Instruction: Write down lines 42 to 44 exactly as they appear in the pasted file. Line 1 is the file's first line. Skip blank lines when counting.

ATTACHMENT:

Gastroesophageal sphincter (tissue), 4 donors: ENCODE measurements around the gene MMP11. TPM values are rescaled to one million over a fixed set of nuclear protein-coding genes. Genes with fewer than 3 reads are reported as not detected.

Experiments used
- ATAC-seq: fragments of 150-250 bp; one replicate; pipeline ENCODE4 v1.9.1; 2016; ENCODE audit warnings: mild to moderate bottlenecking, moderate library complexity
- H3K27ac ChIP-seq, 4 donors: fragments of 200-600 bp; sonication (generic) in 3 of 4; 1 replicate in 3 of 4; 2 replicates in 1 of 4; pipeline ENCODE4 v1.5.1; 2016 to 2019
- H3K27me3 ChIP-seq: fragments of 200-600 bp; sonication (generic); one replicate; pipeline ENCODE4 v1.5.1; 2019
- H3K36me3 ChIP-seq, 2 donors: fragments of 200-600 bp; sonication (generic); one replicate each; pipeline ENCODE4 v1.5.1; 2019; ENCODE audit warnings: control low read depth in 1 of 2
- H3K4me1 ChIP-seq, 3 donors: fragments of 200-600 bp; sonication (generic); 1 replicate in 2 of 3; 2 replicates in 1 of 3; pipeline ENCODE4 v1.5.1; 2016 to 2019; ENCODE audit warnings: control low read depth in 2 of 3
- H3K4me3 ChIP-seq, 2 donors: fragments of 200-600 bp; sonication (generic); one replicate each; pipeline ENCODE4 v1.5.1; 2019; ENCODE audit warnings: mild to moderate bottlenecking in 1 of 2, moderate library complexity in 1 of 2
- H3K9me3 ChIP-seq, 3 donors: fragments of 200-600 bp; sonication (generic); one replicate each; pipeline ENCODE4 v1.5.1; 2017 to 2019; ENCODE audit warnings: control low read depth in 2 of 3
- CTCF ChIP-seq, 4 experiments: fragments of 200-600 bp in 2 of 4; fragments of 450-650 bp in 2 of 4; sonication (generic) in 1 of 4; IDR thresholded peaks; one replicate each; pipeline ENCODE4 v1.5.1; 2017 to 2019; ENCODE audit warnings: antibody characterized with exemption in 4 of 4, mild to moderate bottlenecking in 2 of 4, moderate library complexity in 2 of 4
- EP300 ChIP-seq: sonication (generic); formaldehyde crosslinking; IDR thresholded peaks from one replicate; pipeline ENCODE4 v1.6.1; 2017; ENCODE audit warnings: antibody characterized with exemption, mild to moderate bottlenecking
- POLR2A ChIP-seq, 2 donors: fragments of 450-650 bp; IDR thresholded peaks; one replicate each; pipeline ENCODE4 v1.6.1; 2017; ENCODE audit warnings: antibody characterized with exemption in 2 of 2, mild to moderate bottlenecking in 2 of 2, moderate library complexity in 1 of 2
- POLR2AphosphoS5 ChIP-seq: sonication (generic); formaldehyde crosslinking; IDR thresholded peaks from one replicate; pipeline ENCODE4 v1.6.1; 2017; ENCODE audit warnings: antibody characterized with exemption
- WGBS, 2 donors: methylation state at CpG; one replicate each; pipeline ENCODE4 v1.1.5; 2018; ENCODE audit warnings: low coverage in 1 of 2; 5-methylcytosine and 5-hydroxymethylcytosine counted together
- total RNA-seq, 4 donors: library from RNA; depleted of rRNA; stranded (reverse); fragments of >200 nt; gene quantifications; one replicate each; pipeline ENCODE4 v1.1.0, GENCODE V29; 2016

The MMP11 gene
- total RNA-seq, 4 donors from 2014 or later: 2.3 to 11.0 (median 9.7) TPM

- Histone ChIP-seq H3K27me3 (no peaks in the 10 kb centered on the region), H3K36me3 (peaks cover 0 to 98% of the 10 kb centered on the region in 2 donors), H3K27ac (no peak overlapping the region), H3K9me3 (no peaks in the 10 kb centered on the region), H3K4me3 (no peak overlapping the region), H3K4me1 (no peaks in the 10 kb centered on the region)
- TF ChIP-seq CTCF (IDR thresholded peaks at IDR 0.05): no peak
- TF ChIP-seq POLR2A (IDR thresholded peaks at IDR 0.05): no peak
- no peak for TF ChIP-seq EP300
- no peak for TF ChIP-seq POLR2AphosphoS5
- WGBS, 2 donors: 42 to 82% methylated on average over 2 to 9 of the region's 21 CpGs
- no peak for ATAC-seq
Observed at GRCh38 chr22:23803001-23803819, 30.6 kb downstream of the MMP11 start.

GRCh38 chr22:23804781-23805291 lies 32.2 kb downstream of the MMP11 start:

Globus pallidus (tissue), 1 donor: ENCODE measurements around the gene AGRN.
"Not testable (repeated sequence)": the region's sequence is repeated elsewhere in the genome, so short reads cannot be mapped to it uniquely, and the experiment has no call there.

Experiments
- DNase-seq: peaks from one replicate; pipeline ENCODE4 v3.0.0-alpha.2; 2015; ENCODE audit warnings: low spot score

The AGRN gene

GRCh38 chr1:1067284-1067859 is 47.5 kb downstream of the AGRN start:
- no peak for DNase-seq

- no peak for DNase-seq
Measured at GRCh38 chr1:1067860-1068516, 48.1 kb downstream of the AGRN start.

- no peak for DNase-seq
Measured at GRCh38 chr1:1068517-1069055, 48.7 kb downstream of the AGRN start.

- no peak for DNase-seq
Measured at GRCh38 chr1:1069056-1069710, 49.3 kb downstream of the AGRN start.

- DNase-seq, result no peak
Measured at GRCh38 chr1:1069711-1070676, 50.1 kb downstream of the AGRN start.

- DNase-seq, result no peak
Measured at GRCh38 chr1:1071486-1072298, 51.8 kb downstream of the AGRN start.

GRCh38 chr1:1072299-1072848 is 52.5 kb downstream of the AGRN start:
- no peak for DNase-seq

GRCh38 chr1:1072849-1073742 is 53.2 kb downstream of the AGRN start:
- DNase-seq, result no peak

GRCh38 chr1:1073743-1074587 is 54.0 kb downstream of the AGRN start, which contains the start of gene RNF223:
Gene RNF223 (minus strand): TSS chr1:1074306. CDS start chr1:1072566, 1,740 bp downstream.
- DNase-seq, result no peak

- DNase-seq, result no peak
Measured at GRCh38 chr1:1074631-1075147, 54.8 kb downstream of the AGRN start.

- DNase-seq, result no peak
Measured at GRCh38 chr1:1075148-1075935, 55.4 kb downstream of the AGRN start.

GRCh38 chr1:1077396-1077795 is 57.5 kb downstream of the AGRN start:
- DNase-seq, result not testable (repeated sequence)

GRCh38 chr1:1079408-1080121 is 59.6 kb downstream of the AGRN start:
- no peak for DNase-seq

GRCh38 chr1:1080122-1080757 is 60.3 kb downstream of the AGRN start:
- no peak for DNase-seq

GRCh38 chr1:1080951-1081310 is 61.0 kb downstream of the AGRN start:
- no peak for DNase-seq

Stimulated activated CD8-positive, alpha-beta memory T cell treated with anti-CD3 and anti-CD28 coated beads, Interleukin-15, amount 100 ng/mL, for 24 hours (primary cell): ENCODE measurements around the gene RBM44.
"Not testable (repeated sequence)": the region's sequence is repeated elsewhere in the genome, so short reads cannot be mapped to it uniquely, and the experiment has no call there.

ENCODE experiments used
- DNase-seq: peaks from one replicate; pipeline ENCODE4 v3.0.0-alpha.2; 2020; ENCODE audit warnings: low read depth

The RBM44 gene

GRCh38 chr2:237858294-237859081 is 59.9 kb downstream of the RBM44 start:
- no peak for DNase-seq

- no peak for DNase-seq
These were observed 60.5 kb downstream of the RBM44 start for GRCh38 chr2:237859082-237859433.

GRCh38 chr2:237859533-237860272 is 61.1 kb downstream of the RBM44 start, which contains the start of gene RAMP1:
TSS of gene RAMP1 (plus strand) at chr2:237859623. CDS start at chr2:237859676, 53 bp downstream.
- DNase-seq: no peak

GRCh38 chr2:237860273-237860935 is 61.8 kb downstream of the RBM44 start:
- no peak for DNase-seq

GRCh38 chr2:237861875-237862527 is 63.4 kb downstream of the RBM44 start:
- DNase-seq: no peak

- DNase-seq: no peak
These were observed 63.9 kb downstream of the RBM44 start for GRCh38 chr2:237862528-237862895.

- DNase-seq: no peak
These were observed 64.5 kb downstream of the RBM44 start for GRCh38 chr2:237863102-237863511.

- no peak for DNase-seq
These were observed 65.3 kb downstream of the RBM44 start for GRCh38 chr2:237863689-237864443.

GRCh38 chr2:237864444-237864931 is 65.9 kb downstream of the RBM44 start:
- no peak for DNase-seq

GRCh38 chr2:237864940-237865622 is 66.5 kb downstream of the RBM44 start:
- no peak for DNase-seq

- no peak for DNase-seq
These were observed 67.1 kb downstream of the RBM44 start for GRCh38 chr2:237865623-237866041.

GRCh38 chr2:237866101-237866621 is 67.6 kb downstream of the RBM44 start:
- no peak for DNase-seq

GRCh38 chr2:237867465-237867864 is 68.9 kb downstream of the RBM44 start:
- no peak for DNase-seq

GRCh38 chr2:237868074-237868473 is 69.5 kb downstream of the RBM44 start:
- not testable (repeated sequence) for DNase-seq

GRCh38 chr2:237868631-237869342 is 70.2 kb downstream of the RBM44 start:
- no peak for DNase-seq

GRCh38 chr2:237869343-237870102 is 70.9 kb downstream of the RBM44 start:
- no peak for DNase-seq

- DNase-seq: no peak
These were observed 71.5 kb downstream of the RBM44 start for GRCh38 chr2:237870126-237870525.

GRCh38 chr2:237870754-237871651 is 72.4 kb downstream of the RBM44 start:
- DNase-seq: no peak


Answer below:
- DNase-seq, result no peak
Measured at GRCh38 chr1:1071486-1072298, 51.8 kb downstream of the AGRN start.

GRCh38 chr1:1072299-1072848 is 52.5 kb downstream of the AGRN start: